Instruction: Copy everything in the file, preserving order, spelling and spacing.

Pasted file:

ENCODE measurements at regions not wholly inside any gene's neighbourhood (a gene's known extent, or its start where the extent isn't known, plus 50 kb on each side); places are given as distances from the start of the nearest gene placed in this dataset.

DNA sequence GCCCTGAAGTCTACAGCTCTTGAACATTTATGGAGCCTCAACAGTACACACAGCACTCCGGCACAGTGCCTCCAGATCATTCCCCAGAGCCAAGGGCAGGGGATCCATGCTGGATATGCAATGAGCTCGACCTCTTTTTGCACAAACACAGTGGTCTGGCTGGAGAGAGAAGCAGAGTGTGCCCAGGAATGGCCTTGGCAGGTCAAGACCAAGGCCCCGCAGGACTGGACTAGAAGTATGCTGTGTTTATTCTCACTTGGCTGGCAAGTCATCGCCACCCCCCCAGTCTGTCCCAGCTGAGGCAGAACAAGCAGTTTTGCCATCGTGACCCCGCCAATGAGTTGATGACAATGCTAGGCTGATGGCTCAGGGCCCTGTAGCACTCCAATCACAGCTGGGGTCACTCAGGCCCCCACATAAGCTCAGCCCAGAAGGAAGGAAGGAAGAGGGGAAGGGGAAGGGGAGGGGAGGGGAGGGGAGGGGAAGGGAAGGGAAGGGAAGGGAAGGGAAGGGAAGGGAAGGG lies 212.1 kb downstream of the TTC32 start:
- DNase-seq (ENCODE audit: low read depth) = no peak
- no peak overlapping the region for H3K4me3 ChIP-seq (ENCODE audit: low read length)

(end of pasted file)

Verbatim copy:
ENCODE measurements at regions not wholly inside any gene's neighbourhood (a gene's known extent, or its start where the extent isn't known, plus 50 kb on each side); places are given as distances from the start of the nearest gene placed in this dataset.

DNA sequence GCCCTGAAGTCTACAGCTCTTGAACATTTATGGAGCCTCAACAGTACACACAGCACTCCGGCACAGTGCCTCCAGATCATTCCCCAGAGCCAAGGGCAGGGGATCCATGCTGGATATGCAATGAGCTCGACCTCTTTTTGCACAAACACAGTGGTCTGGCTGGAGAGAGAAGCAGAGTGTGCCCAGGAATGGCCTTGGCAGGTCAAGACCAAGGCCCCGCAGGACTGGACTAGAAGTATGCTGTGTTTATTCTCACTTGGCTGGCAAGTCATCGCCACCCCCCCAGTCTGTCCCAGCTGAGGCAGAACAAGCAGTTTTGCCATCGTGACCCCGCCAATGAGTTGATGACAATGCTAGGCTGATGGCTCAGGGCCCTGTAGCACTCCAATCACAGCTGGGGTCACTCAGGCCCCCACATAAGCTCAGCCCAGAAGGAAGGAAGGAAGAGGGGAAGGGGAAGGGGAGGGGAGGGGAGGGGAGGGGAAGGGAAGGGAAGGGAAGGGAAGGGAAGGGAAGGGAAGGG lies 212.1 kb downstream of the TTC32 start:
- DNase-seq (ENCODE audit: low read depth) = no peak
- no peak overlapping the region for H3K4me3 ChIP-seq (ENCODE audit: low read length)